Many of you may have recently completed the St. Jude Half or Full Marathon. It’s important to fully recover from such an event, and yoga is a great tool for runners to use to maximize your recovery. The first few weeks following a long race should be spent letting your muscles and mind take a break. Don’t worry about rushing or being powerful. With the help of our resident yoga teacher, Lisa Warmuth, we have compiled a list of yoga poses you can do at home that will target the most common tight spots for runners, including the back, hips, ankles, and feet.
Start with Child’s Pose or Balasana
Be mindful of how this feels for you. Tight hips may require you to bring your knees together, and more open hips can take big toes touching and knees wide. You can rest your head on a block if you need to. Take 10-15 breaths here. TARGETS: hips, back.
Bring your right foot forward and come down to the back knee. Lean your weight forward slightly and tilt your pelvis forward. Hands can be on your right knee, the floor, or two blocks. Hold for five breaths. Repeat on the other side. TARGETS: hip flexor, glutes.
Move to a Mat or Soft Surface for a Quad Stretch
Lie down on your belly and support yourself with your forearms. Bend your right knee and grab your right foot with your right hand. Press your foot into your hand for a few breaths and then relax into the stretch. Hold for five breaths. Repeat other side. TARGETS: quadriceps.
Cobra Pose (Bhujangasana)
From your belly, slide your hands under your shoulders, elbows bent. Legs remain on the floor. Lift your heart forward and up. Elbows should remain slightly bent. Hold for five breaths. TARGETS: paraspinal muscles, lower back.
Move Into Downward Facing Dog (Adho Mukha Svanasana)
Hips go up, your tailbone lifts, and legs straighten as much as your body allows. If your hamstrings are tight, this pose may pitch you forward making it feel more like a push up. Remember that it’s okay to bend you knees. Take five breaths here. TARGETS: hamstrings, shoulders, back hips.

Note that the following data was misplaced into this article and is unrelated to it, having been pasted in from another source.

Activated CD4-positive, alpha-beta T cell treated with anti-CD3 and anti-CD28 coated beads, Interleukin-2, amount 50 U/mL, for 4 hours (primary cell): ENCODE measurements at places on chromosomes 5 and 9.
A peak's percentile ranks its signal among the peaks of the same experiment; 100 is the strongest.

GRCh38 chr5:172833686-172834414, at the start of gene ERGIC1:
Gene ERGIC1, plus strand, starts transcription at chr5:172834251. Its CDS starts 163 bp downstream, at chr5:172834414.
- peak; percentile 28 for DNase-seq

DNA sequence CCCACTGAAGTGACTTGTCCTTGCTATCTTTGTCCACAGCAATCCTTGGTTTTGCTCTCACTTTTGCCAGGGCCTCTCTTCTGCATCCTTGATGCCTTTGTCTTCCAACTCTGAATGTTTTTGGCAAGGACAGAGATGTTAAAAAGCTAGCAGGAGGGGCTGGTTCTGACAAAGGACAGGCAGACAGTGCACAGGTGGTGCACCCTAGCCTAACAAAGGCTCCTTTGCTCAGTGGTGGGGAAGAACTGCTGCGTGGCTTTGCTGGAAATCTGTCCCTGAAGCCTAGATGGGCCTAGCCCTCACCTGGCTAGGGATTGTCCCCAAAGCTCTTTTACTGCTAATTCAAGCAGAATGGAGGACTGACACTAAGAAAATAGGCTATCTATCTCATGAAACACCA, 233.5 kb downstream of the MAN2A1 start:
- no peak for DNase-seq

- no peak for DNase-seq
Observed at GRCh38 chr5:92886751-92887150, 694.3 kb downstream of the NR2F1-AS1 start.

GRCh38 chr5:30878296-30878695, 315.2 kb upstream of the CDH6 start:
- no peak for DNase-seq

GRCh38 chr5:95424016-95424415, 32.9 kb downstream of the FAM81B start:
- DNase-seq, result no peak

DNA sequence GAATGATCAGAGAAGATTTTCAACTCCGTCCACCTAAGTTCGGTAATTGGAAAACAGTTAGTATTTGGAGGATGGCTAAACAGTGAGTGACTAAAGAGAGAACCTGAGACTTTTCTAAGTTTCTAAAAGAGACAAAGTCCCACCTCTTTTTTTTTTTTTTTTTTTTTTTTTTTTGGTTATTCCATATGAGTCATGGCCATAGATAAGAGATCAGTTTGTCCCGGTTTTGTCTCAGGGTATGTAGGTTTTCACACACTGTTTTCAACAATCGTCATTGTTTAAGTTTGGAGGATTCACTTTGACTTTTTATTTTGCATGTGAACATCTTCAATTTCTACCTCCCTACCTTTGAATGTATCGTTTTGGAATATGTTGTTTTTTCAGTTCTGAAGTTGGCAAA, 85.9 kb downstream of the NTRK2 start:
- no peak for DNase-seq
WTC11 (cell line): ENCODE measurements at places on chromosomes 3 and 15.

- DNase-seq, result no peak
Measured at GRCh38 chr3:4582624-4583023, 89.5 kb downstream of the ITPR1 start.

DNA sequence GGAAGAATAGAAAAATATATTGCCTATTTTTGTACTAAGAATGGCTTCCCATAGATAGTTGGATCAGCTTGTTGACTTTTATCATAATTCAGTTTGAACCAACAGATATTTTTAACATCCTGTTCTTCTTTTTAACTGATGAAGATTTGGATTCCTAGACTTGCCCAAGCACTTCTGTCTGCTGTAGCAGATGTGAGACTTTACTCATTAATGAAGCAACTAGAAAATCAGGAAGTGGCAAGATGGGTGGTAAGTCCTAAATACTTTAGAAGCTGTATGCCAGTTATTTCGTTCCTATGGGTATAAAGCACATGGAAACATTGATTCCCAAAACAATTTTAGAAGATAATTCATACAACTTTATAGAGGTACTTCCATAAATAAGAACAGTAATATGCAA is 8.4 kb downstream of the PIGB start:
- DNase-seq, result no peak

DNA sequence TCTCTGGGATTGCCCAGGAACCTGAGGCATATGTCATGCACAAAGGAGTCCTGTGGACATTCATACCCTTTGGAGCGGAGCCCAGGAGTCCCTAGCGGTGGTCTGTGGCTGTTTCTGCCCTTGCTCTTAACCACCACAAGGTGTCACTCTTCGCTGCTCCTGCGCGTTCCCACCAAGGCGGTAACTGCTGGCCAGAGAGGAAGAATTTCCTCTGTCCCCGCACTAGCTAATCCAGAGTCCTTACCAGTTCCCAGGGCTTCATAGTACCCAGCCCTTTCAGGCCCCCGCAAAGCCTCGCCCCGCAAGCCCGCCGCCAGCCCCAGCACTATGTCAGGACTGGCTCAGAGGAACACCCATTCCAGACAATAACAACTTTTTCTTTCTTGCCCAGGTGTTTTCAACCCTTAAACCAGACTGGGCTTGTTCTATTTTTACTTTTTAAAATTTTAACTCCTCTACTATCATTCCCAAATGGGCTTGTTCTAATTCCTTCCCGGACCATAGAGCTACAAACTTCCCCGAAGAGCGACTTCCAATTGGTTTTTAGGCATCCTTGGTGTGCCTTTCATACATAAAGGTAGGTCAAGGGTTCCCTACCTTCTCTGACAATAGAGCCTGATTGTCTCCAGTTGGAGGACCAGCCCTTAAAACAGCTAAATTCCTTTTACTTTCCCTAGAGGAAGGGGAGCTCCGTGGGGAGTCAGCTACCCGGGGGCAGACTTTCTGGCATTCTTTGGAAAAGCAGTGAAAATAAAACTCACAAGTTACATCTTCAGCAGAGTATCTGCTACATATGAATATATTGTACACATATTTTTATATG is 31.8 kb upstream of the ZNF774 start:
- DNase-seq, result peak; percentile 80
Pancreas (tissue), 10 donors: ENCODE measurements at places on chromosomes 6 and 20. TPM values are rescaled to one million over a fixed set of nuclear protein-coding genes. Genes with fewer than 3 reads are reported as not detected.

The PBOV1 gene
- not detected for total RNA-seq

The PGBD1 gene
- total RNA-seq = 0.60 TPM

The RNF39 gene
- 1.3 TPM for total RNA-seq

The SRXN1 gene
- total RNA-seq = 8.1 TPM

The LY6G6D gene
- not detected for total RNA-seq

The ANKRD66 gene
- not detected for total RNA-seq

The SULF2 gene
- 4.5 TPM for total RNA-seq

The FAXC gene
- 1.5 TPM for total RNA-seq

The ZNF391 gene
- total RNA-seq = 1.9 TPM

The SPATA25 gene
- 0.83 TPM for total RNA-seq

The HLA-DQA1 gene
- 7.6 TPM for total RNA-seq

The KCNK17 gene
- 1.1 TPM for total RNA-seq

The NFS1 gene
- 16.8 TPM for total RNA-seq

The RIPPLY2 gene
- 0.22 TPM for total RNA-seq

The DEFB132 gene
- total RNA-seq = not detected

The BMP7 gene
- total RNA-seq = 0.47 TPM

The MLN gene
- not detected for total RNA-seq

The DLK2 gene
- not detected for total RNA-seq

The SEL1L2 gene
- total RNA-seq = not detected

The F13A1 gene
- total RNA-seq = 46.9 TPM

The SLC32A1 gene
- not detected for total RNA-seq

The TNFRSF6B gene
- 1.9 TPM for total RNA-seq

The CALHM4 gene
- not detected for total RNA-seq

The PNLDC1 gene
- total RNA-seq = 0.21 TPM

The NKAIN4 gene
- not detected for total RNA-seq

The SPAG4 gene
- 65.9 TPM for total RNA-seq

Flow between Cobra and Downward Facing Dog 4-6 times.
Ankles and Feet Stretch (Virasana or Heroes Pose Variations)
From downward facing dog, come to high knees. Curl your toes under and slowly sit back on your heels. Hold for five breaths if you can. Switch to the top of your feet and lean back on your hands. Hold for five breaths. TARGETS: feet, plantar fascia, ankles, and calves.
Butterfly Pose (Baddha Konasana)
Sit and bring the soles of your feet together, with your knees bent out to the sides. Explore where your feet need to go (closer to the pelvis or further out). Exhale and fold forward. If you have a block (or two), place your forehead on it. Relax your neck and your lower jaw. Hold for five breaths. TARGETS: hips, glutes, inner thighs.
Eye of the Needle (Sucirandhrasana)
Come to your back and hug your knees to your chest. Place your right foot on the floor, knee bent. Cross the left foot on the right knee and flex the foot. Draw both legs toward the chest and thread your hands behind the right thigh. Pull gently until you feel a little sensation. Hold and breathe five breaths. Repeat on the other side. TARGETS: glutes, hip flexors.
Lisa Warmuth RYT 200 is Fleet Feet’s resident yoga teacher and an avid runner. She offers two free classes for runners a month at Fleet Feet. Visit fleetfeetmemphis.com for a schedule. She also teaches at Hot Yoga Plus in Germantown.